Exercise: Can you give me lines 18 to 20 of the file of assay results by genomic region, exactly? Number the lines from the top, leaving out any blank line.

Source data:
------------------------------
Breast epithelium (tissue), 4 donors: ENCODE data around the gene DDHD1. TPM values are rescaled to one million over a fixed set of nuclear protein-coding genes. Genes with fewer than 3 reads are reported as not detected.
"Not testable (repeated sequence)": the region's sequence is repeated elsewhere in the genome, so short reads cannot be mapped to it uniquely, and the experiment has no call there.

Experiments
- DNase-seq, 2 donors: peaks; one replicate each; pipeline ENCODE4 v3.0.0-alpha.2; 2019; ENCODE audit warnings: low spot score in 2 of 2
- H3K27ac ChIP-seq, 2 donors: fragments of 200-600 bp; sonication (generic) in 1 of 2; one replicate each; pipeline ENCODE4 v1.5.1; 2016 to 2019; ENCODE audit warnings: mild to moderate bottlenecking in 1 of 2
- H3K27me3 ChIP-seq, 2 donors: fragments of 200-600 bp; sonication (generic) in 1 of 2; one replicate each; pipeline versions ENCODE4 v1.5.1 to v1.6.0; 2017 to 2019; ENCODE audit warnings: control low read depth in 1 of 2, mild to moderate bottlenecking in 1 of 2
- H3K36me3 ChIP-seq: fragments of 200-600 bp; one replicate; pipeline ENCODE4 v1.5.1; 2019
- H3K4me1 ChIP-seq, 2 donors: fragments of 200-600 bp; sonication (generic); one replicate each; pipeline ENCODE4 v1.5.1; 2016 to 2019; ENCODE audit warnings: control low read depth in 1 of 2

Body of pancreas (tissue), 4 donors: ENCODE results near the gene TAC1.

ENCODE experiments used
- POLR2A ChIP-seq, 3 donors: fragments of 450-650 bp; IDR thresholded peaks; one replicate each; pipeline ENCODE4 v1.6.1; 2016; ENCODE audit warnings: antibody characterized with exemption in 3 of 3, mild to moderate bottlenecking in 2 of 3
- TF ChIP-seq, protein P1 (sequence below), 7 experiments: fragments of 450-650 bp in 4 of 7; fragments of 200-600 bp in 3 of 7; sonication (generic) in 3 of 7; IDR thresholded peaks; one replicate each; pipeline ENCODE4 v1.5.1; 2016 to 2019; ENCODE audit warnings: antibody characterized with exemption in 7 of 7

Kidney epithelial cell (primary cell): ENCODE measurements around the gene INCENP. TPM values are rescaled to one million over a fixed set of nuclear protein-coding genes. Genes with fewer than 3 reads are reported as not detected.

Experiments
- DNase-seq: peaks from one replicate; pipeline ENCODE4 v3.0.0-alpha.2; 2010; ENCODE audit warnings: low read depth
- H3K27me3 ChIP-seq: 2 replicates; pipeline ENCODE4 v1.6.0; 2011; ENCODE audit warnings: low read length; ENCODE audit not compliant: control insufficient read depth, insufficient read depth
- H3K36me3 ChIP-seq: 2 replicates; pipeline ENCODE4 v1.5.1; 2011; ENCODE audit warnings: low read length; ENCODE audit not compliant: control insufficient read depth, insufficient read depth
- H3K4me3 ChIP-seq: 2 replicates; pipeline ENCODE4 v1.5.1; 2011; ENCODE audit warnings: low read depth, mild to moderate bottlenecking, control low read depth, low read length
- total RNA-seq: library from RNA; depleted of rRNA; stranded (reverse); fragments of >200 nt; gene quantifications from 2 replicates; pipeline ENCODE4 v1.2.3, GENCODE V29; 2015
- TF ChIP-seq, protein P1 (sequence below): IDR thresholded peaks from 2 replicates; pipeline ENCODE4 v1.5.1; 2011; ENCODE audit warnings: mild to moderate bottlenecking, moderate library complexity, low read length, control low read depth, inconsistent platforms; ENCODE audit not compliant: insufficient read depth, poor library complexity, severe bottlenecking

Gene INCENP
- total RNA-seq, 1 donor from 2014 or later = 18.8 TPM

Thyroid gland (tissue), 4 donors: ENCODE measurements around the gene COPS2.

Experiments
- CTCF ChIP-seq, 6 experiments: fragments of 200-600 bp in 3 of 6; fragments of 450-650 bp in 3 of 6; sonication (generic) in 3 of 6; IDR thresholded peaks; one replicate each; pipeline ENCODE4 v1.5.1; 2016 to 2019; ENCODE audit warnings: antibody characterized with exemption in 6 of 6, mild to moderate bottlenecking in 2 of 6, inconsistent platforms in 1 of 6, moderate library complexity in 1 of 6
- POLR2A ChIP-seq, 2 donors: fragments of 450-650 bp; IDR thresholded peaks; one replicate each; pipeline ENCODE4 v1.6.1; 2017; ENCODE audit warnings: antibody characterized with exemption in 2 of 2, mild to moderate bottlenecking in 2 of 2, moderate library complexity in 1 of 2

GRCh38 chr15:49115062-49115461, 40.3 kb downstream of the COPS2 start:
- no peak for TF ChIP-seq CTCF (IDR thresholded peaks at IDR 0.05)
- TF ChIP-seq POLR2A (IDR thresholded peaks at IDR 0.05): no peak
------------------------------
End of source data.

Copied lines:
- H3K4me3 ChIP-seq: 2 replicates; pipeline ENCODE4 v1.5.1; 2011; ENCODE audit warnings: low read depth, mild to moderate bottlenecking, control low read depth, low read length
- total RNA-seq: library from RNA; depleted of rRNA; stranded (reverse); fragments of >200 nt; gene quantifications from 2 replicates; pipeline ENCODE4 v1.2.3, GENCODE V29; 2015
- TF ChIP-seq, protein P1 (sequence below): IDR thresholded peaks from 2 replicates; pipeline ENCODE4 v1.5.1; 2011; ENCODE audit warnings: mild to moderate bottlenecking, moderate library complexity, low read length, control low read depth, inconsistent platforms; ENCODE audit not compliant: insufficient read depth, poor library complexity, severe bottlenecking